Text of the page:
Since the Vine app launched in January 2013, news organizations have been experimenting with it as a tool for audience engagement. Vine lets you record and share short videos–very short. We’re talking six seconds or less.
While playing around with Vine after its launch, I had an ‘aha’ moment. I noticed a cool, and unexpected, use of the app: a tool to teach students the basics of video sequencing. Vine allows you to record short video clips that total less than six seconds, and the app doesn’t give you the option of editing the order of those clips. That’s the perfect way to teach sequencing to students. They’re forced to edit “inside their heads.” In other words, before hitting “record,” students must think about the next shot in a sequence.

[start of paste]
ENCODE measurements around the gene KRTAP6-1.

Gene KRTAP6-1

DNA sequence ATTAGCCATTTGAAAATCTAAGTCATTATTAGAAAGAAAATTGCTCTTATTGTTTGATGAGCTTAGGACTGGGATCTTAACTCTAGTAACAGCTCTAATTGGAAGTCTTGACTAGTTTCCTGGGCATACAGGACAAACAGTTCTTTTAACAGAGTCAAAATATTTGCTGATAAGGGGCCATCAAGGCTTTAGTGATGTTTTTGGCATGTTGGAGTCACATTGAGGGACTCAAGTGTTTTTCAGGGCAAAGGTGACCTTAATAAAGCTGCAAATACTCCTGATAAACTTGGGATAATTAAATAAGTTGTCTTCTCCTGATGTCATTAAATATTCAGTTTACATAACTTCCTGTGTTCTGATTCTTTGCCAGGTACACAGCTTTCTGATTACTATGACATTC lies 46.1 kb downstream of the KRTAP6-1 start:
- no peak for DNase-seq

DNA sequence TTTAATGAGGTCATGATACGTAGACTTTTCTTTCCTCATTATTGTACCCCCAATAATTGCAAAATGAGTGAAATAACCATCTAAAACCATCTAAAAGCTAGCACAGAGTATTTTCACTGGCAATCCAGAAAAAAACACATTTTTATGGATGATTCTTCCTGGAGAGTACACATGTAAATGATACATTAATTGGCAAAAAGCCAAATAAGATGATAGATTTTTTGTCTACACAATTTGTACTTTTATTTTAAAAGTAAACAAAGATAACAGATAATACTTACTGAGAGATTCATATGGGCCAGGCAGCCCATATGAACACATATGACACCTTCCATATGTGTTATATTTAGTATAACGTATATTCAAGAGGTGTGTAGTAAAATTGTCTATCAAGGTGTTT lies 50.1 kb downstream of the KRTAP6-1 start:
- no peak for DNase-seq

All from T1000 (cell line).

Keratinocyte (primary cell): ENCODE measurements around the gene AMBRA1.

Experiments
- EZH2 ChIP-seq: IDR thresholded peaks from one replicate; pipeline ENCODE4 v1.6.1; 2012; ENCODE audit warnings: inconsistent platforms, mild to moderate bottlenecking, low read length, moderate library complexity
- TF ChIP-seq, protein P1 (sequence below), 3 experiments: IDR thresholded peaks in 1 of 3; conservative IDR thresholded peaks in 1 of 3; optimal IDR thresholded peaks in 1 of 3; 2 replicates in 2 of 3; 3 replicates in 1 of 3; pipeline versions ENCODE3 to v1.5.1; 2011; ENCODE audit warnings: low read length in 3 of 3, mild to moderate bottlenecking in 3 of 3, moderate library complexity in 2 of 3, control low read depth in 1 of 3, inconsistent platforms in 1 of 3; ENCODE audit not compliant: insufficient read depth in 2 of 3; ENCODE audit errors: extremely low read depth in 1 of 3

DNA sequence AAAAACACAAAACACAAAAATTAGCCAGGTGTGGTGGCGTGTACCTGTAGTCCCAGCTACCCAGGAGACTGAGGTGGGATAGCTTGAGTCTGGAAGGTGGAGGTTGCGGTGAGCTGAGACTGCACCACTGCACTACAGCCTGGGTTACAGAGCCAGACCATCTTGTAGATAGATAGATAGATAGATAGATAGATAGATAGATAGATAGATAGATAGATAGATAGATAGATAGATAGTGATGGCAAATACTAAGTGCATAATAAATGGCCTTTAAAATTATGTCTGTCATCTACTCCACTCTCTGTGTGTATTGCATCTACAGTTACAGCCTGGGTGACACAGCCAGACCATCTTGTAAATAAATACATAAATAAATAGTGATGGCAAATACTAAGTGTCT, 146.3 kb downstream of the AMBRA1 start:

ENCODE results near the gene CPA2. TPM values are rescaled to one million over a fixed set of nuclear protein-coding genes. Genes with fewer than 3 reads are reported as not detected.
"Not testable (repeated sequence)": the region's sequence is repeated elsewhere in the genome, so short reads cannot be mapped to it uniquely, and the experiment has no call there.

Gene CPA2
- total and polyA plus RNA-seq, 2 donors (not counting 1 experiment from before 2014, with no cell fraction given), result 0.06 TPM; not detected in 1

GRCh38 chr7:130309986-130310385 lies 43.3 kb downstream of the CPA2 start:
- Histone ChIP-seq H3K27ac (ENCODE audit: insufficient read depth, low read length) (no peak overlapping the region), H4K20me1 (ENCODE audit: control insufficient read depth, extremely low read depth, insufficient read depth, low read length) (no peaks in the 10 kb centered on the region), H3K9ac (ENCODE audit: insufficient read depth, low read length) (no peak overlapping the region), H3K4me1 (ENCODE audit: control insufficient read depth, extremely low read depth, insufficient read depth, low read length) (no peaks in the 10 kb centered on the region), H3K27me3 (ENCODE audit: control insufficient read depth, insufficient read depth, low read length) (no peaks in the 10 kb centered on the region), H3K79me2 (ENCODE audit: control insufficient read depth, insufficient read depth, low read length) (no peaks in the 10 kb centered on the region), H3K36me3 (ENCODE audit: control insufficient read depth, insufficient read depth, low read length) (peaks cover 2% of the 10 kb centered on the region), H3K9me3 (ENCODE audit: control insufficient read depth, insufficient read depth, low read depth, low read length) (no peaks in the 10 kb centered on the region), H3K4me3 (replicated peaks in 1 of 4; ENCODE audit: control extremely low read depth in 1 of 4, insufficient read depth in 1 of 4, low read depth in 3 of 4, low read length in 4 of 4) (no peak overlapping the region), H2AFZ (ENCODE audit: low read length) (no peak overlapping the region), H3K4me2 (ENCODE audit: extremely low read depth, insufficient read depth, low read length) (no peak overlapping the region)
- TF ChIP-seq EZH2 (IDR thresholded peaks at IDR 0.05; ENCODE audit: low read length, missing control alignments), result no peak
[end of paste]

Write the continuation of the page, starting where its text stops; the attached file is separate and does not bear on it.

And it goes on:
I recently had students use the Vine app in my visual journalism class. During a scavenger hunt, students captured four types of still images around campus. In addition, they recorded video sequences with the app. Earlier in the semester, I taught students the basics of sequencing. This Vine exercise reinforced those concepts in a creative and fun way. This presentation explains more about the Vine exercise.
Sampling of students’ Vine video sequences
Note: the first video is a spoof of all my posts about my dog!
Storify of the scavenger hunt